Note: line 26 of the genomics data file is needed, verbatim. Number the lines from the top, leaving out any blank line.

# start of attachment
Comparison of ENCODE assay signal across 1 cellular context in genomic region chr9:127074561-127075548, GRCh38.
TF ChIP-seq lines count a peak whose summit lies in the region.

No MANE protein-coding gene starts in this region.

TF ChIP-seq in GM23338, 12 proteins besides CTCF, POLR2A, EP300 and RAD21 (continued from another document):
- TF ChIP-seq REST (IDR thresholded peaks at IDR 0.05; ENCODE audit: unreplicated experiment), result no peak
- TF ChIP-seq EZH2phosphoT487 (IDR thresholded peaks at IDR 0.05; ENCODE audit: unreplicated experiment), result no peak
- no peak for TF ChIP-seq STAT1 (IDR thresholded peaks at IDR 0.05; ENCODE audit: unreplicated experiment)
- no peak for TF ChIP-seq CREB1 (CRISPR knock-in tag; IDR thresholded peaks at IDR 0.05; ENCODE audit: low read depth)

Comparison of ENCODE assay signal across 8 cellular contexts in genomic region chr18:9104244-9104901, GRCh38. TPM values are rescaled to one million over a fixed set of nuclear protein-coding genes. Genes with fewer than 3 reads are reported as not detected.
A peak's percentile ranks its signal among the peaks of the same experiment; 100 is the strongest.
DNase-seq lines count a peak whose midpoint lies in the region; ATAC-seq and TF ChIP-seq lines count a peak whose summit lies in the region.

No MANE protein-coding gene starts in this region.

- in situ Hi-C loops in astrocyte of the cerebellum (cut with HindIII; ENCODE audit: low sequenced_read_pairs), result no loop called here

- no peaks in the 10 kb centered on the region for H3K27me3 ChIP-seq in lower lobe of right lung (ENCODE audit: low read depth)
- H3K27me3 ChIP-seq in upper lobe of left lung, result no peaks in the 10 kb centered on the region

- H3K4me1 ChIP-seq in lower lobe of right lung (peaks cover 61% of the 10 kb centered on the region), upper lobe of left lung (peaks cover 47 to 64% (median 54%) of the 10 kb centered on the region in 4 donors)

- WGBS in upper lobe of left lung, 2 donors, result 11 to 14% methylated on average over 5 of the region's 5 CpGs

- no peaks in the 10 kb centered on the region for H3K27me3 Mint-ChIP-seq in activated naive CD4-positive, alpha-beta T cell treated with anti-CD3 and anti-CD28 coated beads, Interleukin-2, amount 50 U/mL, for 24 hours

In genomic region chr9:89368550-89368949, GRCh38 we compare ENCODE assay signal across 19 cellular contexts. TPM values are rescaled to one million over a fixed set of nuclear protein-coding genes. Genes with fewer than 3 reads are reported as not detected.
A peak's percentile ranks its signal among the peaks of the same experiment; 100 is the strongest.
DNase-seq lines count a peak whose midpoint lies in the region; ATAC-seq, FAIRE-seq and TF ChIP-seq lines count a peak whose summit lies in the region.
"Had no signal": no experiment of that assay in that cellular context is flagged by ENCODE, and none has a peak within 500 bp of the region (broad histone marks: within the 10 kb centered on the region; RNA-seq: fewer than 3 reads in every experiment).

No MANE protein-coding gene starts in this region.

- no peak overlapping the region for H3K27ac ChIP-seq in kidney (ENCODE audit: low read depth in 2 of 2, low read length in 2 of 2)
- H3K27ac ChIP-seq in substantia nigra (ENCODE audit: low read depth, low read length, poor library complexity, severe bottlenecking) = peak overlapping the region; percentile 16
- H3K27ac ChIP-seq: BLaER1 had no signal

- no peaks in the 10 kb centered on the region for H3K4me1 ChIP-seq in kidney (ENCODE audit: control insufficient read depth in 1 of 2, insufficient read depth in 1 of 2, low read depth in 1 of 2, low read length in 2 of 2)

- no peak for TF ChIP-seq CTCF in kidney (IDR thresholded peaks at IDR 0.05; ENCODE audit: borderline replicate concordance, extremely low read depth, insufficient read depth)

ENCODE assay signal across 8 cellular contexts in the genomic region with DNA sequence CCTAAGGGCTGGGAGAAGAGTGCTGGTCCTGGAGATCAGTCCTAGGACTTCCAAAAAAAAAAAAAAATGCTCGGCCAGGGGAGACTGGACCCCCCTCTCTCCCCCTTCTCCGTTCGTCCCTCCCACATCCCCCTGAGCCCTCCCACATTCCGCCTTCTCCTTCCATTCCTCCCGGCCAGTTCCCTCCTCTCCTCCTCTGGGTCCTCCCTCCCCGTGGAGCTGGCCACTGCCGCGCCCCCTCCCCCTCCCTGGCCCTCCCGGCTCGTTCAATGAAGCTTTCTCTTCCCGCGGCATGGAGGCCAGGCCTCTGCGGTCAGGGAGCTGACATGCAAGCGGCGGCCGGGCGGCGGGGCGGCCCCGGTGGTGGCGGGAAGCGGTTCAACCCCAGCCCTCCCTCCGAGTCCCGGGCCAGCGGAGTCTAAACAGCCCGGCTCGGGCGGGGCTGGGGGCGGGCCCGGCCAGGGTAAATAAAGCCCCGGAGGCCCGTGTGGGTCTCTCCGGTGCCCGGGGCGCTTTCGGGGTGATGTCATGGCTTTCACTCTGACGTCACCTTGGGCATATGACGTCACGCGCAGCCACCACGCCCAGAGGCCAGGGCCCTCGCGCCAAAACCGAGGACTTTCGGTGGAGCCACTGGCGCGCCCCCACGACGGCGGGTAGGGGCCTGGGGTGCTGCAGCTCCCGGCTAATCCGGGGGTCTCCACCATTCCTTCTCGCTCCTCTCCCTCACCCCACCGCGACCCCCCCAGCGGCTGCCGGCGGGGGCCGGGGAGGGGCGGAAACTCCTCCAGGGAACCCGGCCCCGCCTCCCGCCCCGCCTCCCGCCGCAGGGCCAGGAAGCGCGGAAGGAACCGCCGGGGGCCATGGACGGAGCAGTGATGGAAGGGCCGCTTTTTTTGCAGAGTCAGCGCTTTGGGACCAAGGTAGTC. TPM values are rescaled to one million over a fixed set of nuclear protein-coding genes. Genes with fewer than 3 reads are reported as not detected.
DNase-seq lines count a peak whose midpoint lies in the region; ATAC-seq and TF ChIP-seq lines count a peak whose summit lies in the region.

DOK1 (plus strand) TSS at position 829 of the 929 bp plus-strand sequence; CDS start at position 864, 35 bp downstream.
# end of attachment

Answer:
- H3K27ac ChIP-seq: BLaER1 had no signal